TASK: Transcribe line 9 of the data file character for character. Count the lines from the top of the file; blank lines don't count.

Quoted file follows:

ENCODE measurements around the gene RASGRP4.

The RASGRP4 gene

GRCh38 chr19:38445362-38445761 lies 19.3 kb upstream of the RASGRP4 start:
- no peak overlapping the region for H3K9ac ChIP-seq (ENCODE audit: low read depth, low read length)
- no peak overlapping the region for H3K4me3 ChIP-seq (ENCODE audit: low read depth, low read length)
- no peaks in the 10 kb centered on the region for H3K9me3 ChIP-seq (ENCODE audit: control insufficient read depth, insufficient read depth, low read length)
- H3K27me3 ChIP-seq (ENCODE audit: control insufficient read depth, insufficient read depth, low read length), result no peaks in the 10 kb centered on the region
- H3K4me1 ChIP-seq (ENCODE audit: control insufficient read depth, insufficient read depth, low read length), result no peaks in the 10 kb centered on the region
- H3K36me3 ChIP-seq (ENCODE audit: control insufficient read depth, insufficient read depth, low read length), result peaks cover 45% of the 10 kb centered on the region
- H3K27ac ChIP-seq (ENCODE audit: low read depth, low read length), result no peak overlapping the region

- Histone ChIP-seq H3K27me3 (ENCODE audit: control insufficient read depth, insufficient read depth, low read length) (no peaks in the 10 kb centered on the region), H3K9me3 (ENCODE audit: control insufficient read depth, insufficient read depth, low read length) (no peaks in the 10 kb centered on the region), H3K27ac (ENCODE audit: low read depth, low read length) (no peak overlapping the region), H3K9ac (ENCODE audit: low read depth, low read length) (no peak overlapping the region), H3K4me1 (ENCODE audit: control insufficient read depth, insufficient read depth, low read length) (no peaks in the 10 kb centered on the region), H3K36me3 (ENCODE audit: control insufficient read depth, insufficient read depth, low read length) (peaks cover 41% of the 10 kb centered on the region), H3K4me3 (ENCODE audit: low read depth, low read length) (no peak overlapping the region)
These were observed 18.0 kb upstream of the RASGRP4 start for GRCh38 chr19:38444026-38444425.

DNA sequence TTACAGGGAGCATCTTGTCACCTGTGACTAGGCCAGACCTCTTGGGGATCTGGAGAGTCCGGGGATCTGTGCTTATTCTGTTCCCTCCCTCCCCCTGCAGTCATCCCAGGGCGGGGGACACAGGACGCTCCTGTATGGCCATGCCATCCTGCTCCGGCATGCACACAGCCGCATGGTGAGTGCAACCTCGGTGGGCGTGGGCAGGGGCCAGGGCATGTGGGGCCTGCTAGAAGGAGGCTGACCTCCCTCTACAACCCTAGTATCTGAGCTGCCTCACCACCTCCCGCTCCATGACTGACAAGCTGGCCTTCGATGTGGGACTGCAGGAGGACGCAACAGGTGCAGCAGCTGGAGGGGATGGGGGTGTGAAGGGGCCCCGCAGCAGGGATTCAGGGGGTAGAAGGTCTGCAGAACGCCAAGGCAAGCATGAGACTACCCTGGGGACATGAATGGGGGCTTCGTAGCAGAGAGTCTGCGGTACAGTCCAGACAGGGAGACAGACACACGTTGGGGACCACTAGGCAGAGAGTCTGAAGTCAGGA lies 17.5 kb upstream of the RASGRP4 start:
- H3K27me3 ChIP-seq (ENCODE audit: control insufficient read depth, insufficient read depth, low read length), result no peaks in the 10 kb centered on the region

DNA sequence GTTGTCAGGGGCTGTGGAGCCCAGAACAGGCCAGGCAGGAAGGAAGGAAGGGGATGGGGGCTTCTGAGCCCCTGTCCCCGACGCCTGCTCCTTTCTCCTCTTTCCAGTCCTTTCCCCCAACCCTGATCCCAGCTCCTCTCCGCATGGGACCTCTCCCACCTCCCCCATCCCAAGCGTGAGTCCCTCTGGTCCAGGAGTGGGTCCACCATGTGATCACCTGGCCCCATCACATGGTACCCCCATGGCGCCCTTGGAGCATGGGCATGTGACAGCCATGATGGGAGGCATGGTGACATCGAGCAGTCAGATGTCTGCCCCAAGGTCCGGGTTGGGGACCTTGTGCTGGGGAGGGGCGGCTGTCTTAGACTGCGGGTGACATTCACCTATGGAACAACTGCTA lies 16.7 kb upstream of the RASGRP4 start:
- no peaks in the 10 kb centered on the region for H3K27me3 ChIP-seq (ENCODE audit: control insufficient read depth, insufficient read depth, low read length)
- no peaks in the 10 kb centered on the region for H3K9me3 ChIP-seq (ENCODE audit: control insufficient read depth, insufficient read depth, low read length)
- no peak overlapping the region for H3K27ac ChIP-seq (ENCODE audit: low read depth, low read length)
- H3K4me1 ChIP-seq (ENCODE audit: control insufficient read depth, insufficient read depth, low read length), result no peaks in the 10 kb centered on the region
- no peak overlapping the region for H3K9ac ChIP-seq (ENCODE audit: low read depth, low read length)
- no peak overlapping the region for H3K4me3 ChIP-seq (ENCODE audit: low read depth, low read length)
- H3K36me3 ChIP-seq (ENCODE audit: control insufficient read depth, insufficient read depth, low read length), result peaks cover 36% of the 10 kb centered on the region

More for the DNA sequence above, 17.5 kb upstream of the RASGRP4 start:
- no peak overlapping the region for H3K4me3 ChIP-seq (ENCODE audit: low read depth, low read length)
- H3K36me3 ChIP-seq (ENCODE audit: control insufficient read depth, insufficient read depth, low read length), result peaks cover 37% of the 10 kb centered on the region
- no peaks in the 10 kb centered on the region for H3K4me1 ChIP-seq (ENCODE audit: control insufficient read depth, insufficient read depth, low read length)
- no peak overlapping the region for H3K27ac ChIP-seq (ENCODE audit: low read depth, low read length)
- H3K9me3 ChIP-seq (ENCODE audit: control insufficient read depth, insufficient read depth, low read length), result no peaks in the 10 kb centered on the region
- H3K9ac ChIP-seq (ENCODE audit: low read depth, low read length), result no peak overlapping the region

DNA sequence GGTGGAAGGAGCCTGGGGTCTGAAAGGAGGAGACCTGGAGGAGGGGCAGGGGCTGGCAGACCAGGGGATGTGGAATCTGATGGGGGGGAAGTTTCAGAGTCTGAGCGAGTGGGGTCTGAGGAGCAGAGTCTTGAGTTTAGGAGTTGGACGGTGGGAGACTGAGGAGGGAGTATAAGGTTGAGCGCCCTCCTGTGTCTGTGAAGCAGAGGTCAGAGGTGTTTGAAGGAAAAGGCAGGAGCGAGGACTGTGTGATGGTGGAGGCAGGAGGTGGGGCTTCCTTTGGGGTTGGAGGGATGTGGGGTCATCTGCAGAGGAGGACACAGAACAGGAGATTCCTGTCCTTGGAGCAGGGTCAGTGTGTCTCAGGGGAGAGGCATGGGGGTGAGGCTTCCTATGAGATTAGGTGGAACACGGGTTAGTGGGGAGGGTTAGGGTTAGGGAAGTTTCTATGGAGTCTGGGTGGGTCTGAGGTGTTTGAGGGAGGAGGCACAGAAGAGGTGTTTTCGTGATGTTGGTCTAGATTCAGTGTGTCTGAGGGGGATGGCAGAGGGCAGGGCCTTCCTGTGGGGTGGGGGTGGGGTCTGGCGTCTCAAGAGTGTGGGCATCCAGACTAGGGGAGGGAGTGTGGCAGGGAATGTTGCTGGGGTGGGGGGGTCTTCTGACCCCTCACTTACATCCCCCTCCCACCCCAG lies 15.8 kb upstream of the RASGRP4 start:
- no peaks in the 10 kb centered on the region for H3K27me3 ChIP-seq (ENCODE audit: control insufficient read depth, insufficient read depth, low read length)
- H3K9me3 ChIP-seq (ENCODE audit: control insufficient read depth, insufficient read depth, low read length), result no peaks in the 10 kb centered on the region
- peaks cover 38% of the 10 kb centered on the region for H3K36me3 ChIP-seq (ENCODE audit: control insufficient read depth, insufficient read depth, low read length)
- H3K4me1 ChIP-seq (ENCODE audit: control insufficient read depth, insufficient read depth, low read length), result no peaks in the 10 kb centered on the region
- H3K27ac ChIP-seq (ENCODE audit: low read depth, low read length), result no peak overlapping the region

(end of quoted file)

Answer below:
- H3K36me3 ChIP-seq (ENCODE audit: control insufficient read depth, insufficient read depth, low read length), result peaks cover 45% of the 10 kb centered on the region